My Monthly Trigger: PMS and Crohn’s Disease

My Monthly Trigger: PMS and Crohn’s Disease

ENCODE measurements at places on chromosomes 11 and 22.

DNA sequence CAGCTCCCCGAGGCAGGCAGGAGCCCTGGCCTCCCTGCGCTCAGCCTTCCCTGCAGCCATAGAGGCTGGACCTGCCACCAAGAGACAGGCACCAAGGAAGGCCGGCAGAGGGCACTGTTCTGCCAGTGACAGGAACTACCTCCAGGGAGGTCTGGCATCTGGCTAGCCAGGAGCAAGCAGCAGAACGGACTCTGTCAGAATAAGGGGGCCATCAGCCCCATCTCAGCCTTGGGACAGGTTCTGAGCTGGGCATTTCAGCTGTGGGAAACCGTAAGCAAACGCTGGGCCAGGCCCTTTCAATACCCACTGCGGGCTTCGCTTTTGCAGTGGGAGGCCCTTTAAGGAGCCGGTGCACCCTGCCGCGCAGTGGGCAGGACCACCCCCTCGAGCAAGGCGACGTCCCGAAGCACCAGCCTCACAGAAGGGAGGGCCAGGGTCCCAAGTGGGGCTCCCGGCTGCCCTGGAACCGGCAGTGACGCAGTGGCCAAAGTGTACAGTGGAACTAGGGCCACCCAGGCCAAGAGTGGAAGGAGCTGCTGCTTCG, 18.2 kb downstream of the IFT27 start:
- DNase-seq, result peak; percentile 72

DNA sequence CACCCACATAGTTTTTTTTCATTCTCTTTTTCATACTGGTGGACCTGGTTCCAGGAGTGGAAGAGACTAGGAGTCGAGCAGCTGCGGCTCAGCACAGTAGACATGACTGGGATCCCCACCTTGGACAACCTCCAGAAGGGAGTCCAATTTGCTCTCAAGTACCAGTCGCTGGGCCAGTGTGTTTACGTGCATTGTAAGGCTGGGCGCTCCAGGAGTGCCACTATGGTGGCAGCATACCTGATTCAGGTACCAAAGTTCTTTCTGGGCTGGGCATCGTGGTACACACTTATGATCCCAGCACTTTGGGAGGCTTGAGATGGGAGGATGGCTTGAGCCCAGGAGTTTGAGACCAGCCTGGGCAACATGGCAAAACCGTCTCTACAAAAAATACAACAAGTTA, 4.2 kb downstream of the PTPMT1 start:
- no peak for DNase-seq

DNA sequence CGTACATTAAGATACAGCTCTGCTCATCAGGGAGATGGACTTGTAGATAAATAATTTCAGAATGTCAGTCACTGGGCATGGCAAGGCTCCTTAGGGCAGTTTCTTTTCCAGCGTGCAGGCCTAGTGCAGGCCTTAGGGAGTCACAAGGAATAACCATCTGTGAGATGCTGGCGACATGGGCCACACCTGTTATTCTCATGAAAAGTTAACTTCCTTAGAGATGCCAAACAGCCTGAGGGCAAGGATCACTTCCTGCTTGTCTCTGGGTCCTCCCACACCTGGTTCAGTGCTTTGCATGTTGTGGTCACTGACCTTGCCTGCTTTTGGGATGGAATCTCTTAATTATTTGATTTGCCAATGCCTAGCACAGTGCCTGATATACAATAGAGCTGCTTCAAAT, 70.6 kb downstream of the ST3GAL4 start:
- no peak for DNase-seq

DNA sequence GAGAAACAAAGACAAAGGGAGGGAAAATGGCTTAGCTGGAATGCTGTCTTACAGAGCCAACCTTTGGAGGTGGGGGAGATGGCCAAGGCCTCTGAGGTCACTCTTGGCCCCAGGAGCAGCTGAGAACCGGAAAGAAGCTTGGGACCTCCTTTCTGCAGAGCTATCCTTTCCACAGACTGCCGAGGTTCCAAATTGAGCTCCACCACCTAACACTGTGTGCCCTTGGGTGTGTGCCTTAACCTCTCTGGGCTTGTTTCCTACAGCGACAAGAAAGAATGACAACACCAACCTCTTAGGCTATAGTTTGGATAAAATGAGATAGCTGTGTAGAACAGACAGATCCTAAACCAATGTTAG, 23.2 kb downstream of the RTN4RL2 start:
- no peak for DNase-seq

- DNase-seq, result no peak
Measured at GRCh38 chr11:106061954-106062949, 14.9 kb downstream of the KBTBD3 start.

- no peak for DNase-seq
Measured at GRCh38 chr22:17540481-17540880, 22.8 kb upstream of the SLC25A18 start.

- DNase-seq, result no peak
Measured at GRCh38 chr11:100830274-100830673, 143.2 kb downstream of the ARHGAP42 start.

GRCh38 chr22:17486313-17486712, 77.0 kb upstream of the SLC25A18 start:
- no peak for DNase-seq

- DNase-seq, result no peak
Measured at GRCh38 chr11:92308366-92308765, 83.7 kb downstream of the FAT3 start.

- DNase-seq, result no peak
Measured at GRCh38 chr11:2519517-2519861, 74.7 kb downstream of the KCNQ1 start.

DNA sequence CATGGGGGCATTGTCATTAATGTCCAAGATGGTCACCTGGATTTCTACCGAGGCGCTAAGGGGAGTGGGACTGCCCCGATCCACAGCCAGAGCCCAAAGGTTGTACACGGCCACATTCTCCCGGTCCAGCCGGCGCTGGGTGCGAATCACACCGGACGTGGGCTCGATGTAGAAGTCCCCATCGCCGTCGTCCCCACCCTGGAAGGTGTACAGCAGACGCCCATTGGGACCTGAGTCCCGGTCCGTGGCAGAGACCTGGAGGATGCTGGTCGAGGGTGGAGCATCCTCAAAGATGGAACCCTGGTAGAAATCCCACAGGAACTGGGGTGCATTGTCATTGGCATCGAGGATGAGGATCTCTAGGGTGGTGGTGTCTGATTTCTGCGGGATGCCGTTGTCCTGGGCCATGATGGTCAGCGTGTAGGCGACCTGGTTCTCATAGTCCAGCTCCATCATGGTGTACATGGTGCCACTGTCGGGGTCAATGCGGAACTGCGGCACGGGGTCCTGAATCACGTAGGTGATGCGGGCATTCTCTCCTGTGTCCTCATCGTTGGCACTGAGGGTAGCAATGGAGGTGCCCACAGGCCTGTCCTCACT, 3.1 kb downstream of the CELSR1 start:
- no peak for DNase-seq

This week, I've felt like I'm in my personal version of the 2002 movie "28 Days Later," an apocalyptic zombie thriller centered around an incurable, rage-inducing virus that spreads across the land. Instead of my normally laid-back and patient demeanor, I've been in a foul mood all week. I’ve lashed out at the people who love me, and I've broken down in tears twice. The isolation caused by COVID-19 isn’t bringing me down. As an introvert, I relish the fact that I don’t have to interact with a lot of people. I have a valid excuse to be antisocial and not leave the house. I’m frustrated because I have to rely on my sister to buy my groceries. I have to scold my asthmatic mother for risking her health by going to the store and then coming to my house to share her bounty. I’m constantly nagging my husband to wash and sanitize his hands, because he still has to go to work and eats out for lunch. I’m "hangry" because I’m trying to lose weight so I don’t get fatty liver disease, and I go to bed each night with a growling stomach. My 28 days isn't the number of days the pandemic has wreaked havoc. My 28 days is my menstrual cycle. It's making me hormonal and causing mood swings. Being premenstrual on top of the added stress has me on the verge of a flare. I can’t afford to be sick in the middle of a pandemic, when toilet paper is scarce. I realized my menstrual cycle affected my Crohn’s early on in my diagnosis. In addition to keeping a journal to figure out my dietary triggers, I kept track of my activities and overall health when my symptoms were severe. After the first few months of keeping a Crohn's diary, I noticed that, like clockwork, my diarrhea and abdominal pain worsened the week leading up to my period. I mentioned this to both
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